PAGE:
In the morning, he received the Purple Heart, the Bronze Star, and the Combat Action Badge from LTG Karl Eikenberry, the Combined Forces Command-Afghanistan commander, and U.S. Ambassador Ron Neumann.
That afternoon at the palace, the former king, 91-year-old Zahir Shah, who was only 19 when he ascended the throne when his father was assassinated and lived in exile in Italy after he was deposed, presented Maney with the National Medal of Ghazi Mir Bacha Khan, the highest Afghan military award for service, named for an Afghan hero of the Second Afghan War when Afghanistan won its independence from Britain.
Maney made the news on Afghan TV.
Later that evening, Neumann gave Maney the State Departement’s Meritorious Honor Award certificate and the medal was later presented in Washington by Ambassador Maureen Quinn, an unusual honor, Maney said, because he was a Department of Defense employee.
The following day, the minister of defense, Gen. Rahim Wardak, hosted a going-away reception in Maney’s honor.
“Heady things for a Southern boy,” Maney said in an e-mail to his wife, Caroline, and friends on that red-letter day.
He was also pleased to receive a proclamation from Florida Supreme Court Chief Justice Barbara Pariente, thanking him for his service. And Gov. Jeb Bush stopped by to visit Maney at his outpatient quarters in April, before traveling to the Middle East.
When Maney explains the great satisfaction he receives from his other career as a nation-builder, he recalls one moment during a freezing, snowy winter at a refugee camp in Afghanistan.
One of the elementary schools back home in Ft. Walton Beach had responded to his plea to donate clothes and toys and vitamins.
Maney took the goods to be delivered through the International Federation of Red Cross/Red Crescent Societies. The Afghan families and their children lined up in an orderly fashion to receive one randomly dispersed toy each, a Frisbee here, a rubber ball there.
“You see such smiles of excitement and real simple joy,” Maney said.
Elections, economics, and education
Maney believes in President Bush’s words spoken October 7, 2001, in his first address after September 11, 2001, announcing military strikes against terrorist training camps in Afghanistan: “We will not waver; we will not tire; we will not falter, and we will not fail. Peace and freedom will prevail.”
He calculates it has been 1,739 days since terrorists attacked America to the June 15 date of this issue of the Bar News, and, as he says, “the hunt for terrorists goes on.”
He agrees it would be “a major step forward if we can capture or kill Osama bin Laden,” but he isn’t surprised the Al Qaeda leader has eluded capture.
“It is hard to find one person if they are willing to live a Spartan existence,” said Maney, giving the example of Eric Rudolph, the abortion clinic bomber who hid out in the North Carolina mountains for more than five years before police finally found him.
“It won’t mean the war on terror is over if we capture those people. It’s a long struggle,” Maney said.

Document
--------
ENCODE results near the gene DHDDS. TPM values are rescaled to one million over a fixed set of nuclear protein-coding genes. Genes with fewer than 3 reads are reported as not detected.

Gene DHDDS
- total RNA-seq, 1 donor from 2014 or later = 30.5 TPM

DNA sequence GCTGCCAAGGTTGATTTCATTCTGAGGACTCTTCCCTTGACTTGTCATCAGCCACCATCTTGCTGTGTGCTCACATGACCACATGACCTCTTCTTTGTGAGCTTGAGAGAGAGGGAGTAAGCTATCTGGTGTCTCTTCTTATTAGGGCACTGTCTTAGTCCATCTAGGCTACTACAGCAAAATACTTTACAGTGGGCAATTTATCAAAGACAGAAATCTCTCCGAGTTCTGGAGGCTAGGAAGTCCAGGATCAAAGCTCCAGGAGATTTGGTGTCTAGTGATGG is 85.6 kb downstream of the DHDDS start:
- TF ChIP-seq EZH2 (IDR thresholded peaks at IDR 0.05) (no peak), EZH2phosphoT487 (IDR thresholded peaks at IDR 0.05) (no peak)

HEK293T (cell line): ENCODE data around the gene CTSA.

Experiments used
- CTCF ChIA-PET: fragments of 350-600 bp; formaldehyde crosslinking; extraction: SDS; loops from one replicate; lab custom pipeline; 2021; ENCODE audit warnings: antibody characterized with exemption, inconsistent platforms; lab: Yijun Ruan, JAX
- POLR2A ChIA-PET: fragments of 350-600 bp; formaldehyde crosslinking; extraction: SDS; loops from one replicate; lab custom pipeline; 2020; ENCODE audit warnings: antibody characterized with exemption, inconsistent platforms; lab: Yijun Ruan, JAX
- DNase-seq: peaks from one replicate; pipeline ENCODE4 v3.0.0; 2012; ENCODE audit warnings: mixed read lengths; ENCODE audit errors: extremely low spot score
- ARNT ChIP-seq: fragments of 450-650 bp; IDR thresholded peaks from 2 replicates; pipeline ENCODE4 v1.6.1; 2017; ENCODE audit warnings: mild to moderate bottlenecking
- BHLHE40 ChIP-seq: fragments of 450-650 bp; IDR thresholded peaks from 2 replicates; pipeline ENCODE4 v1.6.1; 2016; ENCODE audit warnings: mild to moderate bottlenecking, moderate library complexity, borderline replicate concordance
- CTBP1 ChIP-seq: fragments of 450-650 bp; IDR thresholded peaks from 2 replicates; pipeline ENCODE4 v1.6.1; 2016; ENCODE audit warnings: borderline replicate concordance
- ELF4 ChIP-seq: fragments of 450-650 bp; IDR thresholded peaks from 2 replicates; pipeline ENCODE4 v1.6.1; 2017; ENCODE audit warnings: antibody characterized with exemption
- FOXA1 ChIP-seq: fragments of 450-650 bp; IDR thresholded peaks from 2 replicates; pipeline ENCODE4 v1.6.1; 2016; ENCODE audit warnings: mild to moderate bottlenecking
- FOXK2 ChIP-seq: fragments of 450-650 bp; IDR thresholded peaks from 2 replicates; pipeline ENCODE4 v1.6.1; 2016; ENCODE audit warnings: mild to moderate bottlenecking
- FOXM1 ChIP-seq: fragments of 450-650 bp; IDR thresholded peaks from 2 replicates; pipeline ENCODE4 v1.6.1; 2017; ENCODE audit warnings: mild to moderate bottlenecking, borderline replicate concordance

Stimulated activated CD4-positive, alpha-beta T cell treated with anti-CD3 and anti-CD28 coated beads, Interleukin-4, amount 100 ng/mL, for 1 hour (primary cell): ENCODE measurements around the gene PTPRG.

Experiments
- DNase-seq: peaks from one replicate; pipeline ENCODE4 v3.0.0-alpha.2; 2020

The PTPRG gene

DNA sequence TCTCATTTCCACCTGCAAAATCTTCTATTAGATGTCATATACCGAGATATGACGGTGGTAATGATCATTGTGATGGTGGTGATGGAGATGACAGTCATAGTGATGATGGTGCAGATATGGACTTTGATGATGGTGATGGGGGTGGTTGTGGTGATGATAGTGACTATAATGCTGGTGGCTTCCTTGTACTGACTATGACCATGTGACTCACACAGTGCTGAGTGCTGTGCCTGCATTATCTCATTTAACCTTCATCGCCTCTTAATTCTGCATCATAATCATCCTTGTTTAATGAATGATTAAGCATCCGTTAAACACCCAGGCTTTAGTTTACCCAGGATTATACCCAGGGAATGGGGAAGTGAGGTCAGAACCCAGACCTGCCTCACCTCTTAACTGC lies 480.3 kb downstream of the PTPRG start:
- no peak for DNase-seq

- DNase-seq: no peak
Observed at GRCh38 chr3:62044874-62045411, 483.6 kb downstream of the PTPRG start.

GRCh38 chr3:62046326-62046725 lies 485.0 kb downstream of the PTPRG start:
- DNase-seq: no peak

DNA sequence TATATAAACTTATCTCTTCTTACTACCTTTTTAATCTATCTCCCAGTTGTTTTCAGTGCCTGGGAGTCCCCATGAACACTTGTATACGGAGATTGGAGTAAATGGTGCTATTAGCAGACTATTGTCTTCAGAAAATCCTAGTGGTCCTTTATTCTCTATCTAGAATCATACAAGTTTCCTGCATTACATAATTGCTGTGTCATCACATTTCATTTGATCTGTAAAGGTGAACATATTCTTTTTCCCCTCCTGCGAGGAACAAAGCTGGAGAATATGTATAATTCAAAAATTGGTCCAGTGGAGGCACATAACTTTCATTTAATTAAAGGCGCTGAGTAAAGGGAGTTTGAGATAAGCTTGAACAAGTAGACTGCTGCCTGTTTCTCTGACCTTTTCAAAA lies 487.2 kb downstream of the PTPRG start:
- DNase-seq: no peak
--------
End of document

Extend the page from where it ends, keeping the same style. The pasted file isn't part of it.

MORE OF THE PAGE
The Afghan people, Maney said, “are very appreciative that we helped throw out the Taliban, but they are eager and impatient to make progress.”
Maney’s job in Afghanistan was reconstruction: help oversee historic elections, rebuild the legal system, and provide economic opportunities, because, as he said: “It’s hard to have democracy when everybody is hungry.”
On the day of the blast that ended his mission, Maney was checking out two sites as possible sources of potable water in a country without a water purification or distribution system.
Rather than fly in bottled water for U.S. and coalition forces, the idea was to encourage Afghan entrepreneurs to go into the bottled water business, with the U.S. as the first customer to jumpstart the enterprise. “The real race is if we can get enough done to satisfy people while the Afghan systems mature,” Maney said.
One of the U.S. foreign policy goals is to provide greater opportunities for Afghan women, Maney said, while being careful not to ridicule religious and cultural customs that keep them separate and unequal.
Improving the status of women, he said, can be accomplished by improving their health care. For example, in Badaksahm, in the northeast corner of Afghanistan up in the Himalayas bordering China, Maney said, is the highest maternal mortality rate in the world.
In Afghanistan, where the life expectancy is only 46 years, every 30 minutes a woman dies in childbirth, and one in five children dies before the age of 4. Just doing something as simple as adding folic acid to diets of pregnant women would make a big difference, Maney said.
The U.S. has built 300 schools in Afghanistan, Maney said, encouraging opportunities for women who have not had the chance to be educated for 26 years.
“Changing the income dynamic changes how women are viewed,” Maney said.
He told about a California woman who traveled to Kabul to teach women how to become hairdressers, giving them hair supplies so they can start their own businesses, even if it is just a humble salon out of their own home because of the culture’s restrictions on women to be out and about.
“What she has found is the women are able to increase the family’s income 400 percent,” Maney said. “What that does, when the wife suddenly brings in 400 times the income into the household, the male is more inclined to respect the women for what they can contribute.”
Maney has ideas for ways Florida could help Afghans from something as simple as offering scholarships at state colleges to using the successes of Florida’s forest industry to teach Afghans how to grow a “real, sustained timber industry.”
“I am optimistic,” Maney said. “I think Afghanistan enjoys not only international support, but broad bi-partisan support in the U.S. The challenge is providing enough assistance, on an international level, to make enough progress in the daily lives of people so they can see there really is hope. Some of these issues are going to take a generation to solve.”